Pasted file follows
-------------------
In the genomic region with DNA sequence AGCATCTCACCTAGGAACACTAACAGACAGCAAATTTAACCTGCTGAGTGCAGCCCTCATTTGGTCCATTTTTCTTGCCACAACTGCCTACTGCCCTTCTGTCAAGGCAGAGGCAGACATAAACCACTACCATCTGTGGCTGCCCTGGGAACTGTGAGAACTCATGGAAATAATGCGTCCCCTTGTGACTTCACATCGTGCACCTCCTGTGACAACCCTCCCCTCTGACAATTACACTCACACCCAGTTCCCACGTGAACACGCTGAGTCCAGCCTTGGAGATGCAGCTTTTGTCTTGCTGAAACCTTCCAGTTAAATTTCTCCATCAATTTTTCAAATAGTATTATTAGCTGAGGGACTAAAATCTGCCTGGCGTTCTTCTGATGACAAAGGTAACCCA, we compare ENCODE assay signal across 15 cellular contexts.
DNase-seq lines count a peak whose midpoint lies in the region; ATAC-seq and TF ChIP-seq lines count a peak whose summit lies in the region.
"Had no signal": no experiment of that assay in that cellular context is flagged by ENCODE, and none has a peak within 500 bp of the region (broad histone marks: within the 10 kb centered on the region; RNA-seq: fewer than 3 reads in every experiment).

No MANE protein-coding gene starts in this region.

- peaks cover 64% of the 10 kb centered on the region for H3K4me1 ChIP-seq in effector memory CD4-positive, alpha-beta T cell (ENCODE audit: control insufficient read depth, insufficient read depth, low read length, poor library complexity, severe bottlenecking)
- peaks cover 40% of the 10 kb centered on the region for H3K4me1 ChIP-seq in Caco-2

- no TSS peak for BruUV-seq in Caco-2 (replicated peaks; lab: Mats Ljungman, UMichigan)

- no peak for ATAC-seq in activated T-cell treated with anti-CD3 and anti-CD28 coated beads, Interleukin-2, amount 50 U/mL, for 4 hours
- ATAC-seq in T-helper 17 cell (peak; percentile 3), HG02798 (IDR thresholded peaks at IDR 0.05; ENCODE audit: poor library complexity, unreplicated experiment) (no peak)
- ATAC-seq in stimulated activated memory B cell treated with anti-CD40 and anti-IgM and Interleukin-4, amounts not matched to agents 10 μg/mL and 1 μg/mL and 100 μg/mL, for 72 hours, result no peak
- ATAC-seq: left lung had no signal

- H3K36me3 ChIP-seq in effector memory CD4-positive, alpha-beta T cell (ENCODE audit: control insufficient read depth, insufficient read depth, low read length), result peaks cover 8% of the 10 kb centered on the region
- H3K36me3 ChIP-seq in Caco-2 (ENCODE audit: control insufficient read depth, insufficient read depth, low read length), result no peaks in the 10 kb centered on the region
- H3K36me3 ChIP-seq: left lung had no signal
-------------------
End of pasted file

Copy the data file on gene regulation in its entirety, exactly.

In the genomic region with DNA sequence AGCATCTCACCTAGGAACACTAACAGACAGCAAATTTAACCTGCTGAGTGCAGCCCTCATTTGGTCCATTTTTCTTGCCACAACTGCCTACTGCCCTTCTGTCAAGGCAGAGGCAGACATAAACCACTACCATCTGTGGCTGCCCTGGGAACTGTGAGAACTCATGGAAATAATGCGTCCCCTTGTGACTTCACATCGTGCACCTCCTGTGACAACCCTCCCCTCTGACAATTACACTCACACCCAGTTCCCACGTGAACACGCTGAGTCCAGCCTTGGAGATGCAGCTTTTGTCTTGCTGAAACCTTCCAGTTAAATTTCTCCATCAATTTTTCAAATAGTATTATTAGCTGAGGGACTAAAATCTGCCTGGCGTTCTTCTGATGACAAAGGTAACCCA, we compare ENCODE assay signal across 15 cellular contexts.
DNase-seq lines count a peak whose midpoint lies in the region; ATAC-seq and TF ChIP-seq lines count a peak whose summit lies in the region.
"Had no signal": no experiment of that assay in that cellular context is flagged by ENCODE, and none has a peak within 500 bp of the region (broad histone marks: within the 10 kb centered on the region; RNA-seq: fewer than 3 reads in every experiment).

No MANE protein-coding gene starts in this region.

- peaks cover 64% of the 10 kb centered on the region for H3K4me1 ChIP-seq in effector memory CD4-positive, alpha-beta T cell (ENCODE audit: control insufficient read depth, insufficient read depth, low read length, poor library complexity, severe bottlenecking)
- peaks cover 40% of the 10 kb centered on the region for H3K4me1 ChIP-seq in Caco-2

- no TSS peak for BruUV-seq in Caco-2 (replicated peaks; lab: Mats Ljungman, UMichigan)

- no peak for ATAC-seq in activated T-cell treated with anti-CD3 and anti-CD28 coated beads, Interleukin-2, amount 50 U/mL, for 4 hours
- ATAC-seq in T-helper 17 cell (peak; percentile 3), HG02798 (IDR thresholded peaks at IDR 0.05; ENCODE audit: poor library complexity, unreplicated experiment) (no peak)
- ATAC-seq in stimulated activated memory B cell treated with anti-CD40 and anti-IgM and Interleukin-4, amounts not matched to agents 10 μg/mL and 1 μg/mL and 100 μg/mL, for 72 hours, result no peak
- ATAC-seq: left lung had no signal

- H3K36me3 ChIP-seq in effector memory CD4-positive, alpha-beta T cell (ENCODE audit: control insufficient read depth, insufficient read depth, low read length), result peaks cover 8% of the 10 kb centered on the region
- H3K36me3 ChIP-seq in Caco-2 (ENCODE audit: control insufficient read depth, insufficient read depth, low read length), result no peaks in the 10 kb centered on the region
- H3K36me3 ChIP-seq: left lung had no signal